NewsBelarus 'Cyberpartisans' hack regime's news agency, pushing for free speech ahead of Lukashenko's address

Belarus 'Cyberpartisans' hack regime's news agency, pushing for free speech ahead of Lukashenko's address

Hackers disrupted Alaksandra Łukaszenka's New Year's address.
Hackers disrupted Alaksandra Łukaszenka's New Year's address.
Images source: © president.gov.by

7:41 AM EST, January 2, 2024

The afternoon of New Year's Eve proved to be eventful for the employees of the regime news agency BiełTa. In the afternoon, "Cyberpartisans," a group of Belarusian hackers, revealed they had successfully infiltrated the agency's internal network.

Anti-regime entries began to surface just a few hours before Alexander Lukashenko's New Year's address. The hackers publicized content promoting the usage of independent Belarusian media. They successfully expropriated 93GB of data, including accounting documents and employees' personal information, as reported on their Telegram profile.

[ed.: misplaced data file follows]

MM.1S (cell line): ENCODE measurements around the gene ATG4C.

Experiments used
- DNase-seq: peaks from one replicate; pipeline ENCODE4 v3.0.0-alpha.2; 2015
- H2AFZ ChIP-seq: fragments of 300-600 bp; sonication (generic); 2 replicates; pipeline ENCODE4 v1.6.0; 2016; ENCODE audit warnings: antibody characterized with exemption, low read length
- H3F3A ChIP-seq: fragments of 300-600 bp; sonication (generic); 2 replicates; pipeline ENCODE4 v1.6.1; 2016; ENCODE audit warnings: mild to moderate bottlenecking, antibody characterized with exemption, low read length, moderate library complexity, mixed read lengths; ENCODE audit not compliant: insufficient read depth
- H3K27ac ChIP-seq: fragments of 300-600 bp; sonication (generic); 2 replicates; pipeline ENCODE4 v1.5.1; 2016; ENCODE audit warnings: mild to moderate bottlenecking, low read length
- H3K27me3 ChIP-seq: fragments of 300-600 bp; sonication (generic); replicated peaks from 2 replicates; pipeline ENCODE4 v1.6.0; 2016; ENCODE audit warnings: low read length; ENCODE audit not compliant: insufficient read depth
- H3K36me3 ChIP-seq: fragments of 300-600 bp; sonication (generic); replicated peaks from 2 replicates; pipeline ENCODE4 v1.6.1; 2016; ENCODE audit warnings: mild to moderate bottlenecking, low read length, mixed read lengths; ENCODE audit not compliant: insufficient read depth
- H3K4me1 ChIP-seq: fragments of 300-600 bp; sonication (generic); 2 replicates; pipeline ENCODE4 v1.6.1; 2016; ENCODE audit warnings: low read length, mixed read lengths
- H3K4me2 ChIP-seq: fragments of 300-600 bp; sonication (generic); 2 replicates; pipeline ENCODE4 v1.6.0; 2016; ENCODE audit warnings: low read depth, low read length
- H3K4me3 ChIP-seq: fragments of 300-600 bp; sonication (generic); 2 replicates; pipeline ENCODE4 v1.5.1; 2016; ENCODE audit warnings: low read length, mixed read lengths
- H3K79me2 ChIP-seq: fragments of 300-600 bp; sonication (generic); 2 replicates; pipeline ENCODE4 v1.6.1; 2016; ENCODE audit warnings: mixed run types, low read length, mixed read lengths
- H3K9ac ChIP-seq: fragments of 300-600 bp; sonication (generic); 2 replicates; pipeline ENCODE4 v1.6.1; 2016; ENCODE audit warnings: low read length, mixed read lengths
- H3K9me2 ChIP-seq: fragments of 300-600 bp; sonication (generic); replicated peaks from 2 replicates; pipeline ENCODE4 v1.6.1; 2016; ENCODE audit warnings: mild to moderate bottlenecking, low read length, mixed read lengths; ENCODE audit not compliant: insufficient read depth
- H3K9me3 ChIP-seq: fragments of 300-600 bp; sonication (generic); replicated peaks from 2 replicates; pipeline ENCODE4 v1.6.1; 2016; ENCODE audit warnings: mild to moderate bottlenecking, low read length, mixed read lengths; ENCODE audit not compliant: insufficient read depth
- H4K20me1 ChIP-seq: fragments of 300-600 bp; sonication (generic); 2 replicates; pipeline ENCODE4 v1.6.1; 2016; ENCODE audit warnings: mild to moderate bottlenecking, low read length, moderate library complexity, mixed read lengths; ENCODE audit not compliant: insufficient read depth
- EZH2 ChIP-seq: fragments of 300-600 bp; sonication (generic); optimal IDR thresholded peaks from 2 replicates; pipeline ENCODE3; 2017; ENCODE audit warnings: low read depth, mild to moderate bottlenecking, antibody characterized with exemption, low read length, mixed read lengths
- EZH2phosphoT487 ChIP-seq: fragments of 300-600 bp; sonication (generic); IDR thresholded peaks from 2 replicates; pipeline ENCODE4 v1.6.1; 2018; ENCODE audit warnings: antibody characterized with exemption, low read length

"When there's no voice to tell the truth to Belarusians, we take on the responsibility. We send the New Year's greetings from our volunteers through BiełTa's official website," wrote the "Cyberpartisans".

The agency's website ceased to function thoroughly. A few hours after the attack, BiełTa's employees assured that they had successfully reclaimed control over the service, which is currently inaccessible.

Lukashenko's New Year's Address

The hacking incident occurred a few hours before Lukashenko's New Year's address, which all regime-controlled media channels aired just before midnight.

In his address, the Belarusian leader reflected on the passing year, labeling it "a year of peace and prosperity," and dubbed the upcoming year as "quality". He stated, "Last year they attempted to break us down, to stifle us economically. But we not only sustained, we evolved progressively towards our aim."

While Lukashenko reassured citizens about the improving economic conditions, a video from his staunch opposition contender Sviatlana Tsikhanouskaya was released on the internet. However, due to authorities blocking access to YouTube, Belarusians could not view it. Cyber activists allege that internet access was entirely severed in certain parts of the country.

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